Texting issues

‘I hate to be the bearer of bad news but’………when you receive a text with that opening line, you know you are not going to enjoy reading the rest.

One of my friends whose child is in my daughter’s class, has taken it upon herself to get involved in the playground politics and send a text saying ‘your daughter is not being nice to my daughter in the playground’. I am a firm believer in letting children learn  how to get on with each other, with a little bit of a steer from home as to how to deal with any issues with friends and the best way to approach problems. This does not mean contact the parents of the all the children your child has an altercation with and fight all their battles for them. If the child is being repeatedly bullied or singled out, then this is a different matter. But, in this case, when 7 year old girls fall in and out of favour with each other on a regular basis, texting parents is a bit extreme.

So what to do with the text? I posed this question to my colleagues at work when I received the message and the resounding response was ‘don’t respond’. Instead I will speak to her and assure her that I have spoken to my daughter and clarified the situation and ask her politely to phone me instead of text me next time she has an issue. Although I m worried that in saying this I may be inadvertently inviting her to pass comment on anything my daughter says or does that offends her daughter.

The problem is I quite like my friend other than her over-mothering tendencies, so don’t want to screw this up. Maybe I should put this to Graham Norton on Radio 2….If any fellow bloggers have an opinion please speak freely.

I am blogging every day to raise money for Unicef and I would love it if you could support the campaign – visit my page on Unicef’s site here.

Thanks for reading.

 

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In anticipation of Anchorman

Sometimes when you are too tired to read or type at the end if the day (when it has been one of those days after one of those nights), you just need to watch something rather than read something.

Therefore I strongly suggest you watch the trailer for Anchorman 2 here – http://youtu.be/Elczv0ghqw0

Enjoy.

If you think this blog is ‘kind of a big deal’ or not…please support my campaign to blog daily to raise money for Unicef here.

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Finding the source of inspiration

Tonight I am mourning the end of the 2013 British Bake Off and elated that Frances won. My friend who is built like a brick shit house and works for public order in the Met in Brixton, said that he and his fellow coppers have been hooked on the series and at every break they are discussing who made the best pie or cake – brilliant! As a result my colossal friend makes a mean cheesecake.

Nothing compares to seeing how the professionals do it, admiring their talent and attempting to emulate them. When I was a groom for a pro dressage rider, I learnt more about riding style and position just by being on the ground watching the pros work their horses in every morning. The brain absorbs what it sees and then holds that vision as an example to follow.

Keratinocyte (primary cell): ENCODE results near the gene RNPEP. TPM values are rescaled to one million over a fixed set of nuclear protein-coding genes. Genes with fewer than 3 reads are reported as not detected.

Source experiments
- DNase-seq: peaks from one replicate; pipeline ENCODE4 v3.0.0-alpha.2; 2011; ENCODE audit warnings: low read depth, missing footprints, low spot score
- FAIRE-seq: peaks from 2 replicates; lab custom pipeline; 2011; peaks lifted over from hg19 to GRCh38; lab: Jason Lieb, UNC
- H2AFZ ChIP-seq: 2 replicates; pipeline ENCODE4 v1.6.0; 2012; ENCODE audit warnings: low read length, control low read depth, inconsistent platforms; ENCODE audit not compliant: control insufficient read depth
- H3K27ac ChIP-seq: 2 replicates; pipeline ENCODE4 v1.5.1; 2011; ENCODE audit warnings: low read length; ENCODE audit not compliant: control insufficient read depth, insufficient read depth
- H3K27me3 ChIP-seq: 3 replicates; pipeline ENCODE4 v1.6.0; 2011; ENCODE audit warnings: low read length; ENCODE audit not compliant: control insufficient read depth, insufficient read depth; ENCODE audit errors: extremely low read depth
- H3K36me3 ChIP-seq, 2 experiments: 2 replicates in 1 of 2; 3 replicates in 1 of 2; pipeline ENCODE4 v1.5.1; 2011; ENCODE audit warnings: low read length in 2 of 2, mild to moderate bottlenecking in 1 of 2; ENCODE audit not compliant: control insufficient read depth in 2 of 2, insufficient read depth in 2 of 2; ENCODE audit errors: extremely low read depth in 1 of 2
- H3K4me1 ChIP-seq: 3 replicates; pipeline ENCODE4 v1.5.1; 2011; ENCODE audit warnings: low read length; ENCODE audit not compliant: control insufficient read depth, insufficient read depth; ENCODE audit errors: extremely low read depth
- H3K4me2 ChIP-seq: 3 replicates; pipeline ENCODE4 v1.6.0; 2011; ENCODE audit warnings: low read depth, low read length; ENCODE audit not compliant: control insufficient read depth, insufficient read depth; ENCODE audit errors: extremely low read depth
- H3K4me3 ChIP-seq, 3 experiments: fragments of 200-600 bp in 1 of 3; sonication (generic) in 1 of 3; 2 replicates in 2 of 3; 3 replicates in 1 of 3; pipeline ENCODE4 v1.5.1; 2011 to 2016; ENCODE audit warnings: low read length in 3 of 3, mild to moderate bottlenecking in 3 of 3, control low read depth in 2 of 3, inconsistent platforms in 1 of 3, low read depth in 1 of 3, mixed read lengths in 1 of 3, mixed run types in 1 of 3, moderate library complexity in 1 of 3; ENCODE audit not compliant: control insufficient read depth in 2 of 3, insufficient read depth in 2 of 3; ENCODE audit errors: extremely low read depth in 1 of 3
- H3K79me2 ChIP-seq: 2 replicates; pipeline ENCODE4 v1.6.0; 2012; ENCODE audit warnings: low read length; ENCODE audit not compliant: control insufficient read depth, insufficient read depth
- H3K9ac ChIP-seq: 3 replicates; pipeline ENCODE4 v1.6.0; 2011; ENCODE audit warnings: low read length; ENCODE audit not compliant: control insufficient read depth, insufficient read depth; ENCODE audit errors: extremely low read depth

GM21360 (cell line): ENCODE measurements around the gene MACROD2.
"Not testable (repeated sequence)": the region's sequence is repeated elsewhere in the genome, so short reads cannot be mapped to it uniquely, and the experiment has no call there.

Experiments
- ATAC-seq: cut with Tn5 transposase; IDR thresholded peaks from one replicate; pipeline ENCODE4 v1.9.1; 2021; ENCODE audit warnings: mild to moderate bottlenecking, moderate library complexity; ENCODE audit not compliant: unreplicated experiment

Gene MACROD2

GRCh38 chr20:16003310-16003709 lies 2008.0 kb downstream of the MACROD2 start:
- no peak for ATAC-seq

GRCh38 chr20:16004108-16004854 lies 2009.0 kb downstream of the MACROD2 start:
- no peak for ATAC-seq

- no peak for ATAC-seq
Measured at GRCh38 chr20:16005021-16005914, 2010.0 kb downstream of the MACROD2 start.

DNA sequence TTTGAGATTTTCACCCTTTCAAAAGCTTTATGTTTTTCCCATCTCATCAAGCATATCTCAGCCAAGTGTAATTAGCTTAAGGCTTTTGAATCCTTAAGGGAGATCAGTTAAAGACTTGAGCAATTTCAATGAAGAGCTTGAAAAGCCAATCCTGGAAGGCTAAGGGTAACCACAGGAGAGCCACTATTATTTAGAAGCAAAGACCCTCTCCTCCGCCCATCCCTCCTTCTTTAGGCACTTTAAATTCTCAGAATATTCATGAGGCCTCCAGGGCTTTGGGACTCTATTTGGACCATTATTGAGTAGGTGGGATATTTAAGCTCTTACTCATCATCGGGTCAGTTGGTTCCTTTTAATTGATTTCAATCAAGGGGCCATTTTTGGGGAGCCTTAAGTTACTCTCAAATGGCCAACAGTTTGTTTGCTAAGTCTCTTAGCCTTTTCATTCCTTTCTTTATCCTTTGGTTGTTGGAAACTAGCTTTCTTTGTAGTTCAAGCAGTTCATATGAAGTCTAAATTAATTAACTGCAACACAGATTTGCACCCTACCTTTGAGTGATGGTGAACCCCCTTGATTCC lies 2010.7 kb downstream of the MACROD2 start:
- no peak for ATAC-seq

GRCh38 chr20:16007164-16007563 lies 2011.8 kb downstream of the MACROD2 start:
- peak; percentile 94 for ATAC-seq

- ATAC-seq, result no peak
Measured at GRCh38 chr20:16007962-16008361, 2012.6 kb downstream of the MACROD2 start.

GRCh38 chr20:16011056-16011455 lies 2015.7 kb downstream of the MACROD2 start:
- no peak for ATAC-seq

That is why You Tube is such a good tool. My daughter was practicing her guitar earlier going through 3 notes over and over again. The sound was improving but I felt she needed a glimpse of what could be achieved to keep her motivated. So I brought up acoustic versions of Hotel California by The Eagles, Sweet Child O Mine by Guns N Roses, My Little Empire by Manic Street Preachers and Rope by Foo Fighters. I asked her if she just wanted to watch the guitar intros but pretty soon she was hooked. More importantly it showed that an amazing guitar riff on an electrical guitar can sound just as good acoustically and is achievable.

Likewise budding race drivers benefit from watching the on-board cameras of the F1 greats, noting how smooth their driving style is to get maximum results.

So if there is something you want to master, check out how the pros do it.

I am blogging every day to raise money for Unicef. I would love it if a fellow blogger could sponsor me.

Thanks for reading.

Fakeville

I drove past a vast new housing development earlier today. It is the kind that looks like a computer simulator has calculated how many souls can fit into each square metre and designed boxes to accommodate them. What trees existed in the area have been cut down, including some beautiful Oaks, their fate sealed the moment a civil engineer decided the new location of the roundabout to enter the new ‘estate’. 

In short it is just barren earth with nothing remotely appealing nearby, apart from a super-sized Tesco’s, a dual carriageway, another estate and a garden centre. Yet the marketing boards surrounding the development would have us believe an entirely different existence lies once the diggers have finished. Pictures of people taking leisurely walks through the woodland ( where is this woodland),  families enjoying the Indian Summer and dining al fresco amongst trees with autumn colours (where are the trees), a man hugging his wife as they gaze out the window overlooking green fields (as opposed to more houses and cars).

Do people seriously look at this marketing bullshit and then look at the reality of a barren landscape and believe that a magic wand is going to be waved as soon as all the houses are up and everything will match the pictures? I may scoff but this is true of most of the buying decisions we make in our consumerist society. In the cold light of day, when most potential purchases are stripped of all the marketing bells and whistles, they are suddenly quite unappealing. Yet we all seem to fall for it time after time.